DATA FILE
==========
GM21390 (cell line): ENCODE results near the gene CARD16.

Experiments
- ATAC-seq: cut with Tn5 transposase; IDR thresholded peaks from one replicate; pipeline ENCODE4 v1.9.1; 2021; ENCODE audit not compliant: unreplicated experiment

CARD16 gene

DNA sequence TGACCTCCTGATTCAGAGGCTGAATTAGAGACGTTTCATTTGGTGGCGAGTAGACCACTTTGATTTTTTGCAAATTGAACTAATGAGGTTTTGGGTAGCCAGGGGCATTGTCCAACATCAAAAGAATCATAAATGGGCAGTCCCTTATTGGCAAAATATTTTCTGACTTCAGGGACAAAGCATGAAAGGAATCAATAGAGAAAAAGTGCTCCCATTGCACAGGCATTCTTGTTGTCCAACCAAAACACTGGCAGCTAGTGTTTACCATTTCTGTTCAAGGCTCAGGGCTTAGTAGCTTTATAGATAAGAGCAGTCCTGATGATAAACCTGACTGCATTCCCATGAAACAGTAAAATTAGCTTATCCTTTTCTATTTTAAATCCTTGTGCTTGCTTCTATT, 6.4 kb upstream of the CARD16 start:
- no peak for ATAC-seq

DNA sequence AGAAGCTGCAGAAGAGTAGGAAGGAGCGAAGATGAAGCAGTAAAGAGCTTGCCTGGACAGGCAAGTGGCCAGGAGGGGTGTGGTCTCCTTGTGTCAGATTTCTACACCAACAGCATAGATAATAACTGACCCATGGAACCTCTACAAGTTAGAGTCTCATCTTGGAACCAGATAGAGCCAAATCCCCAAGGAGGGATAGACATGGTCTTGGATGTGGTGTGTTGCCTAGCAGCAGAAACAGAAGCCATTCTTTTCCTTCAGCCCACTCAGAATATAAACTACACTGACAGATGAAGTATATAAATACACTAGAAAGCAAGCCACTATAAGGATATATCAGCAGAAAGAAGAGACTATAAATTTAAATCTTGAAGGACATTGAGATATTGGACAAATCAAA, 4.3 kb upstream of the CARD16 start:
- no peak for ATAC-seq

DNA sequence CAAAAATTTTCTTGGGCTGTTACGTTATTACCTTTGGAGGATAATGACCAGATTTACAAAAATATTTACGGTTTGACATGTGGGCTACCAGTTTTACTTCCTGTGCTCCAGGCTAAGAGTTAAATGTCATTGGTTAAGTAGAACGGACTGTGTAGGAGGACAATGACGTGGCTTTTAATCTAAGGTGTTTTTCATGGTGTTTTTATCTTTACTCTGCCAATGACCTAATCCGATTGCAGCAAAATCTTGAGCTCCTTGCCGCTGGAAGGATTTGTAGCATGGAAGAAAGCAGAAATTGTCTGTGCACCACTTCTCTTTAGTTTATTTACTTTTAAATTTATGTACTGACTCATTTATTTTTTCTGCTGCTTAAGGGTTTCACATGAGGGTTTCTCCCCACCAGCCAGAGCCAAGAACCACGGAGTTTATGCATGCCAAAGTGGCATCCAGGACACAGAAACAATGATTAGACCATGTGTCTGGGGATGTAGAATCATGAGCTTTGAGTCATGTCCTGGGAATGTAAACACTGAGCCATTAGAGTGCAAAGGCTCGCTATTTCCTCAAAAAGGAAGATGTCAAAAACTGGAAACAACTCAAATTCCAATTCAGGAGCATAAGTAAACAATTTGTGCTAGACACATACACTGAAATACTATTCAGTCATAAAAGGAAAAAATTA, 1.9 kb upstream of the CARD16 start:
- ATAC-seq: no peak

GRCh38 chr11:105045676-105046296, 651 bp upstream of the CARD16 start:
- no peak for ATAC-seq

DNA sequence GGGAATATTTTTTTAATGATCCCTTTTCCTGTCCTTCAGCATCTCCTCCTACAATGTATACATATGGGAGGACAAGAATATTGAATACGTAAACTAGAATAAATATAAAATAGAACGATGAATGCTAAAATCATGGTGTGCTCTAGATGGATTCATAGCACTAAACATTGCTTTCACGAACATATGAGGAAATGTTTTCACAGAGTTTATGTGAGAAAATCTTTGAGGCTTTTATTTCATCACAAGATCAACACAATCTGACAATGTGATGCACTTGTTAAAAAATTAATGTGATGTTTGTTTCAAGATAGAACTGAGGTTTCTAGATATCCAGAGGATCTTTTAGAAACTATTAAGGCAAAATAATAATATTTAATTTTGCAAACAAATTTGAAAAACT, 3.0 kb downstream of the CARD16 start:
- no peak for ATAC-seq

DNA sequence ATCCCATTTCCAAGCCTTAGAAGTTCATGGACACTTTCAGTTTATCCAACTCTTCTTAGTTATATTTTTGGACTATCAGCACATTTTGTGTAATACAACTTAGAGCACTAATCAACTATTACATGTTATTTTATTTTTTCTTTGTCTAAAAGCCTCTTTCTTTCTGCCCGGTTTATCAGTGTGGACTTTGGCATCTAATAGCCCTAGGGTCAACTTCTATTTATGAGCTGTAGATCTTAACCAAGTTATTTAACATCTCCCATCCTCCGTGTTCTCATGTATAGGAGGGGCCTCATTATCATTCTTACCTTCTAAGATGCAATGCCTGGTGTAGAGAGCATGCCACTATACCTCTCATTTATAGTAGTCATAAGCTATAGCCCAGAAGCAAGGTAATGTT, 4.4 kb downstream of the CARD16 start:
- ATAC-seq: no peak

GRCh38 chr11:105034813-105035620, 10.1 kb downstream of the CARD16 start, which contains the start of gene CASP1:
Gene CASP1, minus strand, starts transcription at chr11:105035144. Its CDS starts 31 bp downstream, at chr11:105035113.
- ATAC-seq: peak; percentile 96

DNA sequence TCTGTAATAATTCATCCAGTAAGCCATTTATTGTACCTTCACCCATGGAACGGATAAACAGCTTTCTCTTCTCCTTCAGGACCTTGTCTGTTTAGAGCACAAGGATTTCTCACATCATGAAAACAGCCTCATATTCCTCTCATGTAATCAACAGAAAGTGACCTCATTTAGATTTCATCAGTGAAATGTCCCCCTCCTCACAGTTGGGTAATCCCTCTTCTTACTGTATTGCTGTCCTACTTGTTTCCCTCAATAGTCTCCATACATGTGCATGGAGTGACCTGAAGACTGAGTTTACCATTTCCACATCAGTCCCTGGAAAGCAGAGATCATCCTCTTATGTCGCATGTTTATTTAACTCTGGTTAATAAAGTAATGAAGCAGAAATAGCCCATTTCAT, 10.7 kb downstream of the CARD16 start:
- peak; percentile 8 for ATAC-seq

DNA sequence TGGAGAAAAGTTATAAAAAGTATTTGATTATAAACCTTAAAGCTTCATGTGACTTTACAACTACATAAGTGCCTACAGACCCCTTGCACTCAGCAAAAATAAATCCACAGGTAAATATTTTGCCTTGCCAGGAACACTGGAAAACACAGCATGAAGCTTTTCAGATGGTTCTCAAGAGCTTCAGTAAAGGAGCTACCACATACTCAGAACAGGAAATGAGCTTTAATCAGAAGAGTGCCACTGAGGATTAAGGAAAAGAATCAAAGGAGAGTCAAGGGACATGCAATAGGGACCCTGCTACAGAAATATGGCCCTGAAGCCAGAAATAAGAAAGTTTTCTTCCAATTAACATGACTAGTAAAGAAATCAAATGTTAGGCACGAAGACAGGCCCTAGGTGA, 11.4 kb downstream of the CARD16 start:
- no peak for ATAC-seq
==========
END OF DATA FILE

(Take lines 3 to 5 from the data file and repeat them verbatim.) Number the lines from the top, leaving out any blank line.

- ATAC-seq: cut with Tn5 transposase; IDR thresholded peaks from one replicate; pipeline ENCODE4 v1.9.1; 2021; ENCODE audit not compliant: unreplicated experiment

CARD16 gene

DNA sequence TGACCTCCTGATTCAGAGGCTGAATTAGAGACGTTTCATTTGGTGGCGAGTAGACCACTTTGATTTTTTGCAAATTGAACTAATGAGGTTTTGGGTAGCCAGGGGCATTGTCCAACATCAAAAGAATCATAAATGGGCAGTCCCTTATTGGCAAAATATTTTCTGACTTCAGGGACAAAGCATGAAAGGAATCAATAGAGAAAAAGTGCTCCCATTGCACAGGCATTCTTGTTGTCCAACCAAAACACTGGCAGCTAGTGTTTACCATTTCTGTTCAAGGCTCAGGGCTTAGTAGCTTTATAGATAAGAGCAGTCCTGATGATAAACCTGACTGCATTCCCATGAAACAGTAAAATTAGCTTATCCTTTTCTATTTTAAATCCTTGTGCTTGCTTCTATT, 6.4 kb upstream of the CARD16 start: